Fall 2011
MSE 301 "Materials Science Principles"

This course is designed to help students achieve a quantitative understanding of how processing, (micro-) structure, properties, and performance of materials interrelate, and how performance needs influence design choices. The course covers all major classes of materials and is rich in physical, chemical, and structural concepts that require a fair amount of mathematical know-how.

As part of my tenure as a Searle Junior Fellow at the Searle Center for Teaching Excellence, together with Dr. Kathleen Stair I developed "Discovery Lab" modules on materials with high transformative power for our society, namely nano-, bio-, and energy-related materials. Key to these labs is that the students are challenged to activate their higher-order cognitive skills to tackle an unfamiliar problem ("reverse engineer a competitor's new quantum dots"). In a team, they then research it, decide in discussion with the TA on an approach, and work together in the lab to solve the problem. This effort was supported with funds from the Murphy Society and the MSE Department to purchase and operate two mobile fume hoods, a UV/VIS fiber optics spectrophotometer, a spin coater, a fluorescence microscope, and a mobile teaching AFM.


Winter 2012
MSE 371 "Biominerals: Hierarchical Architecture and Function"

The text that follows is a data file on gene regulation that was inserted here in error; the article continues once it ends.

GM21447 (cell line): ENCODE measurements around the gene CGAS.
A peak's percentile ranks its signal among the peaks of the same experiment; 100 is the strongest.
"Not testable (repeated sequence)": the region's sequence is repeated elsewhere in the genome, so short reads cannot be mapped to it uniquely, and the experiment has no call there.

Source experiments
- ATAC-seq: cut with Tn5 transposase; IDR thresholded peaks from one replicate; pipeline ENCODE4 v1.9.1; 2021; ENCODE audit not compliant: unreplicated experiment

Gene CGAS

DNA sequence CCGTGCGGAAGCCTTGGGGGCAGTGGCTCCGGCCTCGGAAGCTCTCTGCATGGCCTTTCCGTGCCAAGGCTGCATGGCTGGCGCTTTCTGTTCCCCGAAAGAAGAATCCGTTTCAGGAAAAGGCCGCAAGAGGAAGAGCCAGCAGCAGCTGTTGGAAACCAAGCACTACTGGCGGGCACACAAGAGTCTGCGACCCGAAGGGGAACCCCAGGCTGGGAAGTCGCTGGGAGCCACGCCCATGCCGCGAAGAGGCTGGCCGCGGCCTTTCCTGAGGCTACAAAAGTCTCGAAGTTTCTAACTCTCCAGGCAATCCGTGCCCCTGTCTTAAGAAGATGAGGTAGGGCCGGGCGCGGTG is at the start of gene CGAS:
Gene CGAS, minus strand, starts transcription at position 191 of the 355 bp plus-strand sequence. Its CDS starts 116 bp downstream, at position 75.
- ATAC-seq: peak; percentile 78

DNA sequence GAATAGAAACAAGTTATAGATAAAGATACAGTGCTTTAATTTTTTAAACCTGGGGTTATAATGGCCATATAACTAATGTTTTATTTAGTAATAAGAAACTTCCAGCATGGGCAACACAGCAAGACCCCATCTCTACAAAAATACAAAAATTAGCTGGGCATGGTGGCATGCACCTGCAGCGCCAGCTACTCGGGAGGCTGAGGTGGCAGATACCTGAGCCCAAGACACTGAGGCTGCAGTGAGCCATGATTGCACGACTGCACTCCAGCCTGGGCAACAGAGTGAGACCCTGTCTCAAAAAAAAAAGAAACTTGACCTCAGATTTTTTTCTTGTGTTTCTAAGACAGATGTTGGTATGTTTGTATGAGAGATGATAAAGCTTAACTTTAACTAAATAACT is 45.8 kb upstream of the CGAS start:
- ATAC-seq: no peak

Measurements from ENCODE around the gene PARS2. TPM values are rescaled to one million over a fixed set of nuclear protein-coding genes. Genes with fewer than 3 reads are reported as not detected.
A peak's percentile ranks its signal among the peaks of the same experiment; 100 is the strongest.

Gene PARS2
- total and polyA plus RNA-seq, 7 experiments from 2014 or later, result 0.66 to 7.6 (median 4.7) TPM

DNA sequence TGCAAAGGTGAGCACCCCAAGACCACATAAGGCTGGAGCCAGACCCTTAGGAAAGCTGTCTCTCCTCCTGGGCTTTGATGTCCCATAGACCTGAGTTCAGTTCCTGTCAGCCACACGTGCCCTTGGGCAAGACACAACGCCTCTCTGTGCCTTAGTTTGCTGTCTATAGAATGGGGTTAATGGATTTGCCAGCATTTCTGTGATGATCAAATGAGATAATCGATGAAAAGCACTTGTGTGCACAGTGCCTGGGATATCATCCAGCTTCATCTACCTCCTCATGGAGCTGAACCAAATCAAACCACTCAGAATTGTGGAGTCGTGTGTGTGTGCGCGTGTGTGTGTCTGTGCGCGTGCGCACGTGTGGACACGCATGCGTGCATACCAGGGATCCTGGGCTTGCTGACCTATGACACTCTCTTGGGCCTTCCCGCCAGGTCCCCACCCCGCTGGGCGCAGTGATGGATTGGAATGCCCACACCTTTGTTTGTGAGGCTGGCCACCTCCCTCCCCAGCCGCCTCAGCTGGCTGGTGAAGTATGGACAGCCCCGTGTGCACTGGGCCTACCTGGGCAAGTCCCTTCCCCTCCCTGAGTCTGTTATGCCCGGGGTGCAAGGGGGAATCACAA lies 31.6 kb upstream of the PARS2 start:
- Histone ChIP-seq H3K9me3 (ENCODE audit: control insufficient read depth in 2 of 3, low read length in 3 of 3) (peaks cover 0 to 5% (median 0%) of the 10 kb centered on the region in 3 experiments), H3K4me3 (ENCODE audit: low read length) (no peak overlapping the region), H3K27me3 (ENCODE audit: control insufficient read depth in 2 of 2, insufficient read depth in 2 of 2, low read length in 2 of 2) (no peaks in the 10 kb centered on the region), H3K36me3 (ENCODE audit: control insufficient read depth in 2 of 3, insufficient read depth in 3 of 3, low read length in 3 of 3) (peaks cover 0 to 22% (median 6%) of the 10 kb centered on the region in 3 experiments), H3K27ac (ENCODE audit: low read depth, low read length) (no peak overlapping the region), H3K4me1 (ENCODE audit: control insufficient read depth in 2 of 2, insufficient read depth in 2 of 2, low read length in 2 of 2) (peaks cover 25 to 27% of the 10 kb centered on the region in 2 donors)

Living organisms make use of incredibly creative, efficient solutions to engineering problems. Having had several hundreds of millions of years of evolution to get things right, they got a bit of a head start as far product development is concerned. Consider for example about your bones - they grow with you, get stronger when you work out, and mend themselves when you do happen to break them. In a different example, sea urchins have used fiber-reinforced graded ceramic materials to build self-sharpening teeth. This may be astonishing; it is, however, by no means unique. Organisms from all domains make use of the materials properties of crystalline and amorphous solids (e.g. inorganic minerals) to provide structure and physical integrity, to feed, to sense gravity and acceleration, to guide light and even perceive the earth's magnetic field. In MSE 371 students will learn not only about the design, i.e. the hierarchical structure and functional organization of biominerals, but also get to appreciate the integrated biosynthesis processes and even their importance for global processes such as the carbon cycle. We will examine some of the fundamentals of the interaction of organic and inorganic matter in biological systems, and study classic papers as well as current hot topics in this exciting and diverse field of research. Undergraduate and graduate students from all backgrounds are very welcome - the greater the diversity the more interesting will our discussions become.


Spring 2012
MSE 495 Special Topics "Materials Biology: From Biosynthesis to Bio-Inspired Materials"

This class is addressed at graduate students and advanced undergraduates with background in Engineering, Chemistry, and Physics, who want to acquire a working knowledge of key concepts in Biochemistry, Molecular, and Cell Biology. We read both classical papers and modern literature, drilling down to the essentials hidden behind cryptic acronyms and exotic-sounding techniques. We primarily work with literature that has relevance to Materials Science, in particular bio-inspired materials, but will also consider suggestions submitted by participants.



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Northwestern University
Materials Science and Engineering Department
2220 Campus Drive, Evanston, IL 60208-3108